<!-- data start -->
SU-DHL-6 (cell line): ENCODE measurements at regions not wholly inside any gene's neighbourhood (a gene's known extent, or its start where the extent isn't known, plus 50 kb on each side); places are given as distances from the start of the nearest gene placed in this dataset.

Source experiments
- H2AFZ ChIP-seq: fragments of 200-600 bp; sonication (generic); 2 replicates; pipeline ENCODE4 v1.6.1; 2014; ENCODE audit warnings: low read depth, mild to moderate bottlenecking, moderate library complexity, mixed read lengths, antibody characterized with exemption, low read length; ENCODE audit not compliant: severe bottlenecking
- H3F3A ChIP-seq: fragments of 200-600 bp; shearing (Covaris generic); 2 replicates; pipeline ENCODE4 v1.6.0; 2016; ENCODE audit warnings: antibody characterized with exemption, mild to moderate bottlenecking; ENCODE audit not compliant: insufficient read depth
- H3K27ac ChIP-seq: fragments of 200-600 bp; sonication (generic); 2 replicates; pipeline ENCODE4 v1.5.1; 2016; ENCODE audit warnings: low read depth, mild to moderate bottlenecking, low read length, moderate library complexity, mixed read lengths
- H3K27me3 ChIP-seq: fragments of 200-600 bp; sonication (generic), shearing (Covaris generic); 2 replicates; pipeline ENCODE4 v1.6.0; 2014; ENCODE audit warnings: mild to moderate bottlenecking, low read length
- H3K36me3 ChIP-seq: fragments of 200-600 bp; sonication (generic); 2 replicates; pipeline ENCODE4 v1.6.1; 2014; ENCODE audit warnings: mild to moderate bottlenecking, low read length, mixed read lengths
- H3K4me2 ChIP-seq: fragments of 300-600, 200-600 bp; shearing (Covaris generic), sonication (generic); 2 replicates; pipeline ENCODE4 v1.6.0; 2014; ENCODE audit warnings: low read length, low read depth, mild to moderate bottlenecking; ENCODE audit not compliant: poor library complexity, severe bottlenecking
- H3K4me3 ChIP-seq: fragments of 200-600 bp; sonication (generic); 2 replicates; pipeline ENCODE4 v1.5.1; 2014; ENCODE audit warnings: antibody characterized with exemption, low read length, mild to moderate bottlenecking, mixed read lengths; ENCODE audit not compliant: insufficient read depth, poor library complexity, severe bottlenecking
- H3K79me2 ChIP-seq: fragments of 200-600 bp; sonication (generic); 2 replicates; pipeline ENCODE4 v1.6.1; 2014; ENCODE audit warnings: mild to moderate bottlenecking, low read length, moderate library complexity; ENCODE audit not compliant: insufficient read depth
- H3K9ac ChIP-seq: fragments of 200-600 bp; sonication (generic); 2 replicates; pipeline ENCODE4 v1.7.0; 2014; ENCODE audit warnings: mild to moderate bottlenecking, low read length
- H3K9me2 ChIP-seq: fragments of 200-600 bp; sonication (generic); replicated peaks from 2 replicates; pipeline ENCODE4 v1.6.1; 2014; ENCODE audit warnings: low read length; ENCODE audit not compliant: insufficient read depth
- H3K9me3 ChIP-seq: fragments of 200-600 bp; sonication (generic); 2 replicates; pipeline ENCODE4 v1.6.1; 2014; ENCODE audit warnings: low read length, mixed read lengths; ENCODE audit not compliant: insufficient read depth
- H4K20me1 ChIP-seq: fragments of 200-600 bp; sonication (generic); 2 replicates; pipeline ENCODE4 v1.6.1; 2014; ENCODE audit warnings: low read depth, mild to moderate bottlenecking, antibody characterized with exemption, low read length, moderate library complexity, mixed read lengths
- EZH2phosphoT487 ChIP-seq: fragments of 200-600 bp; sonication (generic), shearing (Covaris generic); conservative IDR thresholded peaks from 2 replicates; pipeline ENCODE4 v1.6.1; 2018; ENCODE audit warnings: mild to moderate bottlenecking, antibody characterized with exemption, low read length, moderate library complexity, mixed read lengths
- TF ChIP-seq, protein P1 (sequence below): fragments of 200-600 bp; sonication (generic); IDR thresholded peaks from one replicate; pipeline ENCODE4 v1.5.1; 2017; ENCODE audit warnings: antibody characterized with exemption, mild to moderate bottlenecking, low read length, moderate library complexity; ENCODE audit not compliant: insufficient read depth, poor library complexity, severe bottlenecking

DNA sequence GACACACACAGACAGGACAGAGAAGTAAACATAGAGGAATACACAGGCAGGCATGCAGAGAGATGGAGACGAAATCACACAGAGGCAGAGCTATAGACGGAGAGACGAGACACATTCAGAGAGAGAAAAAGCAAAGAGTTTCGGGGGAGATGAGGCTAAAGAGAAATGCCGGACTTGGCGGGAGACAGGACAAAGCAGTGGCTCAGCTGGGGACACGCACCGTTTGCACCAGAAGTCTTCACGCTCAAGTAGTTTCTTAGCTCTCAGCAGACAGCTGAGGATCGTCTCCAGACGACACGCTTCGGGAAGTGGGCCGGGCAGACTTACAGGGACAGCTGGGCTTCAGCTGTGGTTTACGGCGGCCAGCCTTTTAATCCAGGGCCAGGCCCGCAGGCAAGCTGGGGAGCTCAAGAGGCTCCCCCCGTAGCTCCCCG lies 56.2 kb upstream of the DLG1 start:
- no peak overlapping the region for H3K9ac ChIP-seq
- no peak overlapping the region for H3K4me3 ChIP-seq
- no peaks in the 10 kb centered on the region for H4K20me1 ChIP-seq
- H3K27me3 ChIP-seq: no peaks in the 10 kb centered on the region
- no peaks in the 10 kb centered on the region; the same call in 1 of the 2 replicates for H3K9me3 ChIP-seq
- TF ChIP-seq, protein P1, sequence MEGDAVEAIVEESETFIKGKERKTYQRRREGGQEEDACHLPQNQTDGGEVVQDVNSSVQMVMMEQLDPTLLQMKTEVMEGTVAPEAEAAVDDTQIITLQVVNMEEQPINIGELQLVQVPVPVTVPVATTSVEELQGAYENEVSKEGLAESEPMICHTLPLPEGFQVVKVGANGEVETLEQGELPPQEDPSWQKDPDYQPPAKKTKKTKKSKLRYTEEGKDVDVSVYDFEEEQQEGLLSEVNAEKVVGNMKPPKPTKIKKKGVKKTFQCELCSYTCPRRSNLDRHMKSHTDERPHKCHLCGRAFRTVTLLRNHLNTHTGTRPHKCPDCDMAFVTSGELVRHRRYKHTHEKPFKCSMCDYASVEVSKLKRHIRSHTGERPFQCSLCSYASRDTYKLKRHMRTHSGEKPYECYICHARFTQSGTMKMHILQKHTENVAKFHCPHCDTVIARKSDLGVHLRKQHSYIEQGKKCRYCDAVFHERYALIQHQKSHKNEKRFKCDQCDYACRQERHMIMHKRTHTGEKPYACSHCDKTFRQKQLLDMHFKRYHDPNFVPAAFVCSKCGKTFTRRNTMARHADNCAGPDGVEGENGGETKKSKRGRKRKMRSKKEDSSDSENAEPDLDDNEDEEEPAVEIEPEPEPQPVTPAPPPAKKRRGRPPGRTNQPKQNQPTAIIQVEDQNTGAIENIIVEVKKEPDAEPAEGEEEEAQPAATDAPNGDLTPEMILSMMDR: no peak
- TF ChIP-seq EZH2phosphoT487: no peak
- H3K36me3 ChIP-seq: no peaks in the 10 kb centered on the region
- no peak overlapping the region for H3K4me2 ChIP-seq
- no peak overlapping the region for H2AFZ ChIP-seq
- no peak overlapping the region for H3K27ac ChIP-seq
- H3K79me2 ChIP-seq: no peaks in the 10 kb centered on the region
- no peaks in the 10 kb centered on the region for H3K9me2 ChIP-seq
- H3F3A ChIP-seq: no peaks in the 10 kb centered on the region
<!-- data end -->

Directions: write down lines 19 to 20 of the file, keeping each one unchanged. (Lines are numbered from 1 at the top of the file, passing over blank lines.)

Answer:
- no peak overlapping the region for H3K4me3 ChIP-seq
- no peaks in the 10 kb centered on the region for H4K20me1 ChIP-seq